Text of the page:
St Peter's Square
Dear Brothers and Sisters,
Today we are celebrating the Solemnity of the Epiphany, the "Manifestation" of the Lord. The Gospel tells how Jesus came into the world with deep humility and hiddenness. St Matthew, however, mentions the episode of the Wise Men who arrive from the East, guided by a star, to worship the newborn King of the Jews. Every time we hear this account, we are struck by the stark contrast between the attitude of the Magi, on the one hand, and that of Herod and the Jews on the other. In fact, the Gospel says that on hearing the words of the Magi "Herod the king... was troubled, and all Jerusalem with him" (Mt 2: 3). There are various ways in which this reaction can be understood: Herod is alarmed because he sees in the one the Magi were seeking a rival to himself and his children. On the other hand, the elders and inhabitants of Jerusalem seem amazed, rather than anything else, as though they had been woken from a certain lethargy and needed to think. Isaiah had, in reality, foretold: "To us a child is born, to us a son is given; and the government will be upon his shoulder, and his name will be called "Wonderful Counsellor, Mighty God, Everlasting Father, Prince of Peace" (Is 9: 6).
So why should Jerusalem have been worried? It seems that the Evangelist almost desired to anticipate what was later to be the attitude of the high priests and the Sanhedrin, as well as of the people, toward Jesus during his public life. Certainly, it becomes clear that knowledge of the Scriptures and of the messianic prophecies does not lead everyone to open themselves to him and to his words. It comes to mind that Jesus with his Passion approaching wept over Jerusalem because it had not recognized the time of its visitation (cf. Lk 19: 44). Here we touch on one of the crucial points of historical theology: the drama of the faithful love of God in the person of Jesus, who "came to his own, yet his own did not accept him" (Jn 1: 11). In the light of the whole Bible this attitude of hostility, or ambiguity, or superficiality represents that of every person and of the "world" in the spiritual sense when closed to the mystery of the true God, who comes to meet us in the disarming docility of love. Jesus, the "King of the Jews" (cf. Jn 18: 37), is the God of mercy and fidelity. He desires to reign in love and in truth and asks us to convert, to abandon wicked deeds and to set out with determination on the path of good.
Hence in this sense "Jerusalem" is all of us! May the Virgin Mary, who welcomed Jesus with faith, help us not to close our hearts to his Gospel of salvation. Rather, let us allow ourselves to be conquered and transformed by him, the "Emmanuel", God who came to dwell among us to offer us the gift of his peace and his love.
After the Angelus:
I address my fervent good wishes to our brothers and sisters of the Eastern Churches who, in accordance with the Julian Calendar, will be celebrating Holy Christmas tomorrow. May the memory of the Saviour's birth kindle ever more brightly in their hearts the joy of being loved by God. The memory of these our brothers in the faith leads me in spirit to the Holy Land and to the Middle East. I continue to follow with lively apprehension the violent armed conflict in the Gaza Strip. As I reaffirm that hatred and the rejection of dialogue can only lead to war, I would like today to encourage the initiatives and efforts of all who, having peace at heart, are trying to help the Israelis and Palestinians to agree to sit down together and talk. May God sustain the endeavours of these courageous "peacemakers"!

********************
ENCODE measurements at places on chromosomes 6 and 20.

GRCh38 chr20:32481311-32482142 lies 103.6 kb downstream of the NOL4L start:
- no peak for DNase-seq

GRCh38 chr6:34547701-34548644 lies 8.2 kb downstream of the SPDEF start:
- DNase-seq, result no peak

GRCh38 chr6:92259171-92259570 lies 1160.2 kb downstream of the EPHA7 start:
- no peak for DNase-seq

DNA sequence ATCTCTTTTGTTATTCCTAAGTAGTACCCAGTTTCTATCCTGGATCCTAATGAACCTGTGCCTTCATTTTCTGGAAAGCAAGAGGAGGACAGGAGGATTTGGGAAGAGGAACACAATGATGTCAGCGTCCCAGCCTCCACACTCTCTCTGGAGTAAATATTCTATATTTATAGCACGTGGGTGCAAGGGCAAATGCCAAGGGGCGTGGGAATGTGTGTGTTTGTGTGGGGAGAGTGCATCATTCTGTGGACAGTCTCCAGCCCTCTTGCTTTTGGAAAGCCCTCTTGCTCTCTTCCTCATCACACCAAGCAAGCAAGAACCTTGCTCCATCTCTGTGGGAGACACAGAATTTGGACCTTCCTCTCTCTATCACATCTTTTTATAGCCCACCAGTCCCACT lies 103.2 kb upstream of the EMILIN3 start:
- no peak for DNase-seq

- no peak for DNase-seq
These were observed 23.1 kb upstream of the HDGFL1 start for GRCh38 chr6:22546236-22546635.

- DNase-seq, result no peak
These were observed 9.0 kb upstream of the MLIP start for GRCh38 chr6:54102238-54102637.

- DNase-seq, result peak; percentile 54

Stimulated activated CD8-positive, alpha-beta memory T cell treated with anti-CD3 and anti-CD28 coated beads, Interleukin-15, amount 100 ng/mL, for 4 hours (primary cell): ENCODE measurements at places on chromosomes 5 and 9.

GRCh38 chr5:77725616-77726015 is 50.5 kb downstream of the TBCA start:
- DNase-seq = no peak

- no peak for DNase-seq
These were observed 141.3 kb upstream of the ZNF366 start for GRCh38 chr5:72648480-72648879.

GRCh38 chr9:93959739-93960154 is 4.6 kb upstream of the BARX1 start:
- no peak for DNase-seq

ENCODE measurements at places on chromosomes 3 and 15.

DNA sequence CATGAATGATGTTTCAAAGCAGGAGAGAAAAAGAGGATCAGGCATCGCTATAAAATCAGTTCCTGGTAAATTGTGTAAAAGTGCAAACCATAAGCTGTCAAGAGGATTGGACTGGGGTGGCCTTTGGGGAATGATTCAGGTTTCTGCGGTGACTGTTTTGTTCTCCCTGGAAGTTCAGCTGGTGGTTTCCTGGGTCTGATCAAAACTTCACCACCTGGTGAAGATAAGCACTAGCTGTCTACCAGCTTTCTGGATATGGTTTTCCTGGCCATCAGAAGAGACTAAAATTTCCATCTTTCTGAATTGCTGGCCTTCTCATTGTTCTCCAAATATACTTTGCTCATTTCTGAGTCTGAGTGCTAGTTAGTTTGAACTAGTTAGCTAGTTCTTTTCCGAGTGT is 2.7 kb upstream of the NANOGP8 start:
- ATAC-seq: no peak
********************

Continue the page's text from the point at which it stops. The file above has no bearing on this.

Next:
In many countries, the Feast of the Epiphany is also the feast of children. I therefore address a special thought to all children, who are the wealth and blessing of the world, and above all to those who are denied a serene childhood. I wish, in particular, to draw attention to the dozens of children and youth who have been kidnapped in these recent months and over Christmas in the Eastern Province of the Democratic Republic of the Congo by armed bands that have attacked the villages, reaping a heavy toll of victims and injuring many. I appeal to the perpetrators of this inhuman brutality to restore the children to their families and to a secure future of development to which they, together with the beloved peoples in those places, are entitled. At the same time I express my spiritual closeness to the local Churches, whose people and institutions have also been struck, while I urge both Pastors and faithful to be strong and steadfast in hope.
The episodes of violence targeting children, which, unfortunately, are also happening in other parts of the world, appear even more deplorable given that the 20th anniversary of the Convention of the Rights of the Child occurs in 2009 an engagement that the international community is called to renew in the defence, protection and promotion of children in the whole world. May the Lord help those and they are countless who work daily at the service of the new generations, helping them to be protagonists of their own future. In addition, the World Day of the Missionary Childhood, which is celebrated on today's Feast of the Epiphany, is an appropriate opportunity to emphasize that children and youth can play an important role in the dissemination of the Gospel and in acts of solidarity for their neediest peers. May the Lord reward them!
I greet all the English-speaking visitors who join us for this Angelus prayer. On this Feast of the Epiphany, the Church celebrates the revelation of Christ, the Eternal Son of the Father, as the light of the nations and the Saviour of all mankind. May the radiance of the Lord's glory fill you and your families with deep spiritual joy, and draw men and women everywhere to faith and new life in him!
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